Personnel should not be a source of contamination. Clean sanitary facilities must be available for all staff, who should be encouraged to practice good hygiene, including hand washing and drying with hot air or throw-away towels. Medical check ups or testing for salmonella carriers also may be considered.

   Transport of feed requires care to avoid contamination. Condensation can occur in bulk trucks, and the inner topside of tanks often becomes caked. These cakes must be removed regularly at least twice a year. Decontamination can be accomplished by blowing a decontaminant, often calcium propionate, into the tank while the truck is in a clean, dry area.

   Mice, rats and birds can be carriers of salmonella. This means that close attention should be paid to pest abatement.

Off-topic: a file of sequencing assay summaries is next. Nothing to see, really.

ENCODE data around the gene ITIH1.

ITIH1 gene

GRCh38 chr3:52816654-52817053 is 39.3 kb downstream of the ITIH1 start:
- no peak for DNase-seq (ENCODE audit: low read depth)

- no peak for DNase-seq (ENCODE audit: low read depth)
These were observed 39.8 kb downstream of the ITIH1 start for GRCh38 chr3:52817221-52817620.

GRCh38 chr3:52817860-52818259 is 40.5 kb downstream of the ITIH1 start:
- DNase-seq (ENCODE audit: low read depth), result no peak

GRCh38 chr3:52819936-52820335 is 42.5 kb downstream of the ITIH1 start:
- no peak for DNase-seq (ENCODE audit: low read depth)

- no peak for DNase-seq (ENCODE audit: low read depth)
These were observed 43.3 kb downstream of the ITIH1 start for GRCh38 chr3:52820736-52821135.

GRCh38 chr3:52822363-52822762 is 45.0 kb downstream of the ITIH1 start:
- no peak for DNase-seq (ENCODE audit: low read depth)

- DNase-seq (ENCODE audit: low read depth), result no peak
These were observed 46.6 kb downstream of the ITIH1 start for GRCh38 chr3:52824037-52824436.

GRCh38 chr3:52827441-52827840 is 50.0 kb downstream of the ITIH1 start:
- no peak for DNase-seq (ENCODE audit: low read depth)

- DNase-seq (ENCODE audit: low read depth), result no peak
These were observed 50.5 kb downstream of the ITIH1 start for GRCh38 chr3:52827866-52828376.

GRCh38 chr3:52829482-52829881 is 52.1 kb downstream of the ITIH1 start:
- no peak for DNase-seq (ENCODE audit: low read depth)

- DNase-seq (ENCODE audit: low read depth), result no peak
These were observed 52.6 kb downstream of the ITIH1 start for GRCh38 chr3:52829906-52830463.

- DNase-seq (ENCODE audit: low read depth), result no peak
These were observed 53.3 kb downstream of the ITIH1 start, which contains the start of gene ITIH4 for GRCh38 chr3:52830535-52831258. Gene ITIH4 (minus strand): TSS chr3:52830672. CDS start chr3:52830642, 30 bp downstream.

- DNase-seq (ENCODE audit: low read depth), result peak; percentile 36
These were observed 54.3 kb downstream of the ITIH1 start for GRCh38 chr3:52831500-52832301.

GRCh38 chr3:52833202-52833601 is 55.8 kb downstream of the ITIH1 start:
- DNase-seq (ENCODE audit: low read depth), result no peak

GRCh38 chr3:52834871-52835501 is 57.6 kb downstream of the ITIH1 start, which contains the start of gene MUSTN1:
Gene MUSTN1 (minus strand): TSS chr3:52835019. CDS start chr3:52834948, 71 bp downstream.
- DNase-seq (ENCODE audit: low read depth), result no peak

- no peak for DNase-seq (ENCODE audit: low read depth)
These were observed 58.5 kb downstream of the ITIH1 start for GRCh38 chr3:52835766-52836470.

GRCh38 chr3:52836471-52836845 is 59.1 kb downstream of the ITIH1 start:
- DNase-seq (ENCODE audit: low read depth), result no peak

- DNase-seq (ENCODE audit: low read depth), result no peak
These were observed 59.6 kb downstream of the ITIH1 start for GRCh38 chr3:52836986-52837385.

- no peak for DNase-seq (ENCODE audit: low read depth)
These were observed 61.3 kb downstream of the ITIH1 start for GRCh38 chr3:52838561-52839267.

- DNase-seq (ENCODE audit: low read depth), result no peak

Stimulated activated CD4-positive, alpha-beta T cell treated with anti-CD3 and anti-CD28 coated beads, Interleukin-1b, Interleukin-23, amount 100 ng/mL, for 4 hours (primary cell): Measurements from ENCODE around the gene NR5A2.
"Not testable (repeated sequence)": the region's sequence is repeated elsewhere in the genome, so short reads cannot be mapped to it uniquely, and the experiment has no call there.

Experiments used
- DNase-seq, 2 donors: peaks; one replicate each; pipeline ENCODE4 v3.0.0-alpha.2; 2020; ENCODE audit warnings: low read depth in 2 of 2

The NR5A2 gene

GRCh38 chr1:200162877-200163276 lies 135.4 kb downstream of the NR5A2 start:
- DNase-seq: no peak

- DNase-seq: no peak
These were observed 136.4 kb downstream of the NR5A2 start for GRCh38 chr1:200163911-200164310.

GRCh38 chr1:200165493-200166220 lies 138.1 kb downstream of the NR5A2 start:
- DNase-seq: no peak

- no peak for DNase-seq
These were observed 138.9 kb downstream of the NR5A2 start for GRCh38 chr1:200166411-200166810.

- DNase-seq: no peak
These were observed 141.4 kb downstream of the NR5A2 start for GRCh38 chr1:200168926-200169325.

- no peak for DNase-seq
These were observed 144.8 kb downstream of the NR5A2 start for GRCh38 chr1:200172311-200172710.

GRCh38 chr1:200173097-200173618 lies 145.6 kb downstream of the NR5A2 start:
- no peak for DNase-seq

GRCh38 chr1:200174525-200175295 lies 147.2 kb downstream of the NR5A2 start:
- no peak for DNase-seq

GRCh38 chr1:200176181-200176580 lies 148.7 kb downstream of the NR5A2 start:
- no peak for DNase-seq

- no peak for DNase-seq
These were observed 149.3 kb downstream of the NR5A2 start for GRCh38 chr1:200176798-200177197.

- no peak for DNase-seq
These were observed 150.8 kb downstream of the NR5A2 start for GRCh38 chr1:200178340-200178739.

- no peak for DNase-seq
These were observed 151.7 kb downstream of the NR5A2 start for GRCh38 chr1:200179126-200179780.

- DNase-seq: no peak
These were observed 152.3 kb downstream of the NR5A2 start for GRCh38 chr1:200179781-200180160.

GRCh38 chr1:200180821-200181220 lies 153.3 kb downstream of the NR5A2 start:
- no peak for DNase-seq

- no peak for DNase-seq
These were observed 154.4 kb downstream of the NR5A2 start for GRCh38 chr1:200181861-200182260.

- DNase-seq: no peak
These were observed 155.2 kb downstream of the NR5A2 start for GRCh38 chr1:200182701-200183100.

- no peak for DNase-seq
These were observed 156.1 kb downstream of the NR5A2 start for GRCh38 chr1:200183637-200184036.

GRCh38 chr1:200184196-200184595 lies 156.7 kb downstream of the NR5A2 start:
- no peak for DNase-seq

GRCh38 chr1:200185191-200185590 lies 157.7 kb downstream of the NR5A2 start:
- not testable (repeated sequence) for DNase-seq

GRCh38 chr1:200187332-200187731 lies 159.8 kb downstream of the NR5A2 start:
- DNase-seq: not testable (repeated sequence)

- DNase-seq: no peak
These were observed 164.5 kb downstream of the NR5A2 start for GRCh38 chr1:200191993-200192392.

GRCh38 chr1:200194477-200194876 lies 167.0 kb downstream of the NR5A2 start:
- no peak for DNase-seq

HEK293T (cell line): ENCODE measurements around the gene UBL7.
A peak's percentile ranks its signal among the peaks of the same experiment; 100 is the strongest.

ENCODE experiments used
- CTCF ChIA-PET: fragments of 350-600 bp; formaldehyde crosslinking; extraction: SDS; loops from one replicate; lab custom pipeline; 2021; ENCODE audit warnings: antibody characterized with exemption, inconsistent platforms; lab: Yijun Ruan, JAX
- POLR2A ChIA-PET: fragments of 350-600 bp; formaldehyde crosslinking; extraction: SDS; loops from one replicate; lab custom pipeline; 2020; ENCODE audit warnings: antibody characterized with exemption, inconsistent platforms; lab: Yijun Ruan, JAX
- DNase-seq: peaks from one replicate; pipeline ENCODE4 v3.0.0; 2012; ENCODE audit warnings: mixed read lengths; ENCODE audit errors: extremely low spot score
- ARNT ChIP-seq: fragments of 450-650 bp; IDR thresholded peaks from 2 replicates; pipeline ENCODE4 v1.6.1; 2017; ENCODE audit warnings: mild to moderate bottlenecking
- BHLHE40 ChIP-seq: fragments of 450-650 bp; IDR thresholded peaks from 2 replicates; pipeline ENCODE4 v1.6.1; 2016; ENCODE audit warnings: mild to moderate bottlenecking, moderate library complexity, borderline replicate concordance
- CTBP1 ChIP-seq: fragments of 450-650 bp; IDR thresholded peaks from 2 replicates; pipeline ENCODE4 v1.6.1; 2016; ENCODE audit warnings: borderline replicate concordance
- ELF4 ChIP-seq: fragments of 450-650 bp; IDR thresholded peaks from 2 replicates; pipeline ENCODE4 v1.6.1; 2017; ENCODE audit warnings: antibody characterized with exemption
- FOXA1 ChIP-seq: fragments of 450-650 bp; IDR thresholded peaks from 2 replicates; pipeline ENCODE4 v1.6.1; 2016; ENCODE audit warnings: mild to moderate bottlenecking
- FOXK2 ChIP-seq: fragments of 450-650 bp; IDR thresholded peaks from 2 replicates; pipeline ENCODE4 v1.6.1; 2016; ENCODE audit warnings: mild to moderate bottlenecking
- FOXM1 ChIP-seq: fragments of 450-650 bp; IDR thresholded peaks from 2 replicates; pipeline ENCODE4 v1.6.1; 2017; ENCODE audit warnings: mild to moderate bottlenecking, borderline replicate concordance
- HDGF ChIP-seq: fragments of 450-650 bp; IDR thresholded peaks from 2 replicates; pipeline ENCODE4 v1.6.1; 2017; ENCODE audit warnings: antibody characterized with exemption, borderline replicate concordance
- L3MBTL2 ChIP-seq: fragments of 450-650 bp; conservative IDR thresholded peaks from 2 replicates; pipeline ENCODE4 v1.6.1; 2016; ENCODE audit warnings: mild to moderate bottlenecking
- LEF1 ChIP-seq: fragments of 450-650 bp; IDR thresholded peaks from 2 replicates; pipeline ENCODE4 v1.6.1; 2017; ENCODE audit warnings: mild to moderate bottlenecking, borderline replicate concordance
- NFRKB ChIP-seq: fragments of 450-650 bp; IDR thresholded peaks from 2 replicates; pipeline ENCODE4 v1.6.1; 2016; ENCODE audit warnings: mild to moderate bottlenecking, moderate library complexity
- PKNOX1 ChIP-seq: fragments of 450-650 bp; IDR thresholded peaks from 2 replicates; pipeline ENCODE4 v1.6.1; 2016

Preventive measures should be taken to assure pests cannot enter the finished product. Seal openings, and keep compartments closed. A good abatement program using a professional service is often the best and cheapest way to keep pests and birds under control.

   Jan L. Vahl is with Hendrix Voeders, Boxmeer, the Netherlands. This article is based on his presentation at the VICTAM '95 Feed and Food Industries Show in Utrecht, the Netherlands, sponsored by VICTAM International.